Trip to Miami (The Photo-bomber Strikes)

West 176th Street, Miami

Judy and I travelled to Miami during my Thanksgiving break to visit the Everglades, say “hey” to my daughter and son-in-law, pet the dogs.

Judy with Sedgewick and Shakespeare.

Bryant made a brine-soaked turkey, stuffing, mashed potatoes, gravy, homemade cranberry sauce, and roasted green beans. I ate two servings. A small factor interrupted the meal intermittently, but we shared a companionable time. We talked about life in Miami, Annie and Bryant’s workload, their progress in finishing their degrees, job searches.

Time for treats.

Judy and I drove an hour through Homestead and Florida City the next day to the Everglades National Park. Saw two gators, egrets, herons, anhinga, gars and blue gills. Lots of happy, nature-loving Japanese tourists crowded the boardwalks. A warm wind blew across sawgrass, pond apples and cypress domes.

We got together in the evening at our place with Annie and Bryant and the small factor (our air b-n-b didn’t allow dogs). We ate left overs, talked about music, American history, politics, movies.

Today we stopped for brunch before heading home. Bryant served us turkey noodle soup. We got to pet the dogs one more time. Took a lot of pictures before we left.

The small factor photo-bombed shamelessly.

Ava (two months old) attracting the photographer’s attention by smacking rattles.
Ava making a sudden appearance in a portrait of Judy.
Photo-bomber acting nonchalant: “How did I get here?”

We picked her up, walked and played with her for extended periods of time. We didn’t intend to let her bend us to her will but couldn’t help ourselves.

Ava directing the camera angle for the shot. Mom and Dad acting as background props.

She already had her mother and father in her power before we arrived.

Gramps and Gram Visit for the First Time

Annie and Ava
Bryant and Ava having “tummy time”. Sedgewick pondering the changed state of affairs.

Driving to Miami is no one’s idea of a picnic, but Judy and I had a strong motivation to make the five hour trip from Orlando. We wanted to hold Ava, our first grandchild.

I had a two-day gap in my schedule this week, so we loaded up the car and took off this Thursday. The turnpike holds a few mysteries for the uninitiated. Some stretches are covered by photo plate reading, and others require tickets. Some entrances are clearly marked. Others, especially at the jumbled service plazas, inspire puzzlement. Some exits only properly service cars with transponders. Folks bearing paper tickets must travel on to other exits, visit towns they had no intention of visiting, and double back. Traffic gets progressively more cutthroat once one travels south of Palm Beach. Construction zones multiply.

Annie, Ava and Bryant seemed properly exhausted. A new way of life requires tough adjustments. Ava mostly slept and ate. Her cries were plaintive but not unreasonably demanding. She calmed down readily once basic needs had been met. She kept her eyes closed for the most part, but peeped at us occasionally. When unwrapped from her swaddling blankets, she stretched her arms, legs, toes and yawnnnnnned. The world, if I’m interpreting her reactions accurately, appears unexpected but untroubling. She’s too bleary to worry much about anything.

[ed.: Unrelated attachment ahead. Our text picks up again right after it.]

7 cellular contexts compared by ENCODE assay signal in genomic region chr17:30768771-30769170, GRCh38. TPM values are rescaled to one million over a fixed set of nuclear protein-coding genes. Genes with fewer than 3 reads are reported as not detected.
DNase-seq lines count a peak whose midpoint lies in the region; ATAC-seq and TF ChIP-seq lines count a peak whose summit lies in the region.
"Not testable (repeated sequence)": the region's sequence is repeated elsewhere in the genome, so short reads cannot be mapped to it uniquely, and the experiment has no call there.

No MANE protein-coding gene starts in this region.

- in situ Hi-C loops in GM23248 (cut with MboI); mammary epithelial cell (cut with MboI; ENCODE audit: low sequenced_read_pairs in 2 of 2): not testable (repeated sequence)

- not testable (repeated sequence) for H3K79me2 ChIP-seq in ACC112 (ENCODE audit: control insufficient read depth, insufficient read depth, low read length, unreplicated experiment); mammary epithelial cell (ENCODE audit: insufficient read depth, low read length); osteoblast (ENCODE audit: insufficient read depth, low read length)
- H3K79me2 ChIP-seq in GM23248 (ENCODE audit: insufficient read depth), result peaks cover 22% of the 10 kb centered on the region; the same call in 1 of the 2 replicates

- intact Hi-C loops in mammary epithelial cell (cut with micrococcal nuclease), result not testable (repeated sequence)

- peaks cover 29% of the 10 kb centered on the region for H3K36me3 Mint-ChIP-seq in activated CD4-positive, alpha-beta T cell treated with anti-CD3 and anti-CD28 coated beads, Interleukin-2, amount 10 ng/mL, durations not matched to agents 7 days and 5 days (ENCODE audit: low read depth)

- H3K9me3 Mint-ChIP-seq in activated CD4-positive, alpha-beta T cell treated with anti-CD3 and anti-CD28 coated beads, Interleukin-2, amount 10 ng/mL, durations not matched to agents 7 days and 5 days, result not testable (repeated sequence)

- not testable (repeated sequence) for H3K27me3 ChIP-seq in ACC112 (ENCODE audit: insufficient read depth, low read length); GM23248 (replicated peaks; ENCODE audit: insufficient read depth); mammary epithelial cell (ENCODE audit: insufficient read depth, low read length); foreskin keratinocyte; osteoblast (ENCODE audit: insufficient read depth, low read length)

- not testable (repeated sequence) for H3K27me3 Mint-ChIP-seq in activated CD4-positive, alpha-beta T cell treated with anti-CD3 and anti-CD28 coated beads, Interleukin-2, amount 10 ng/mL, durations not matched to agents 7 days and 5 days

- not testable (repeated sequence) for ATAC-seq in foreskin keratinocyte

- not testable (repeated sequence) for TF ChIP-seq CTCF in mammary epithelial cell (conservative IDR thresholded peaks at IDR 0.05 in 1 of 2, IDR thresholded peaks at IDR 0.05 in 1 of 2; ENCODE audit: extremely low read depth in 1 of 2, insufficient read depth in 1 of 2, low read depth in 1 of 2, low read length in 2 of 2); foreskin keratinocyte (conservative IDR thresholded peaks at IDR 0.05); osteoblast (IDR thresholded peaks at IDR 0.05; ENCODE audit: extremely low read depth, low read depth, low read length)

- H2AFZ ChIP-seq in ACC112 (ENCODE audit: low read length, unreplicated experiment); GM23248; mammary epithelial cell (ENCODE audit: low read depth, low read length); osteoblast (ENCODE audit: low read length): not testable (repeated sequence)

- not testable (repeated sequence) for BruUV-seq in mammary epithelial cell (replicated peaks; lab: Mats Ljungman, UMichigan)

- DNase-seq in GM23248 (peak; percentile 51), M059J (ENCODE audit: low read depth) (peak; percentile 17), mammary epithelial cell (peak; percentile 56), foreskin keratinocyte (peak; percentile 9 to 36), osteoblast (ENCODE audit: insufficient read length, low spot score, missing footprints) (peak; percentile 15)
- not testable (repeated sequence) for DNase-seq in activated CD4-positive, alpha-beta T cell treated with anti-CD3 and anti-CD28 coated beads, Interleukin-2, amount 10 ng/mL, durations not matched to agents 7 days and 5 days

Judy and I spent a lot of time holding her. We marveled at how small and frail she seemed. We’d forgotten over the last 30 years what newborns are really like. I felt calm and peaceful once she settled in on my stomach. I wanted to join her in baby slumber land.

I walked her around the apartment, rocked her in my arms, sang a few songs. K.C and the Sunshine Band’s “Get Down Tonight” worked well. Steady rhythms and innocuous lyrics soothed her. Might have to sing soft 70s rock at the next visit. I draw the line, however, at “Muskrat Love”. My sweet granddaughter will never experience that horror if I’ve got anything to say about it.

Unexpected surges of happiness and mellow joy struck me on the drive back to Orlando. I had a bit of extra pep in my step during class yesterday. Ava is here, and we met her.

The Miami Pack

 

DSC_0353 (2)

Sedge and Shakes

The Book and the Traveler arrived at our house with their Miami pack in tow.  “Sedge” and “Shakes” surveyed us suspiciously, but the Book assured us that they’d be no problem at all.  Judy and I smiled and nodded…We had no choice.  The Book knew that she could count on us for favors, that we couldn’t say no.

DSC_0351 (2)

Sedge, the nervous one with searching eyes and the shrill bark of a killer, stared us down as if willing us to make a sudden move.  (We all knew how that would end.)  Shakes studied us carefully to search out our weak points.

Book and Traveler told us a few weeks back that they had to make a trip to Las Vegas to “make presentations at a conference”.  Who knew what they meant by presentations?  I didn’t ask them to describe the attendees.  It was better that I didn’t know.

I drove B and T to the airport and wondered what they had packed in a giant suitcase… Book’s modus operandi is to carry books wherever she goes.  Perhaps she had packed a few extra.  It’s part of her routine to build a fortified nest of texts before she “delivers a paper”.

T talked about distant countries during the drive, the habits of the native folk, the crowded conditions, poverty.  Perhaps his trip to Vegas was yet another scouting mission, but this time to assess the state of American life.  What did he plan to do with this information?

When I arrived home and turned the knob on my front door, a series of sonic disruptions tore through the air.  My eardrums ached as if they had been ruptured.  The intimidation had begun.  Sedge and Shakes had been on the look out, and they met me on the carpet inside the door.  Shakes pounced on my calves, and Sedge circled my ankles as if attempting to trip and take me down.  I stepped  back, and they dashed away.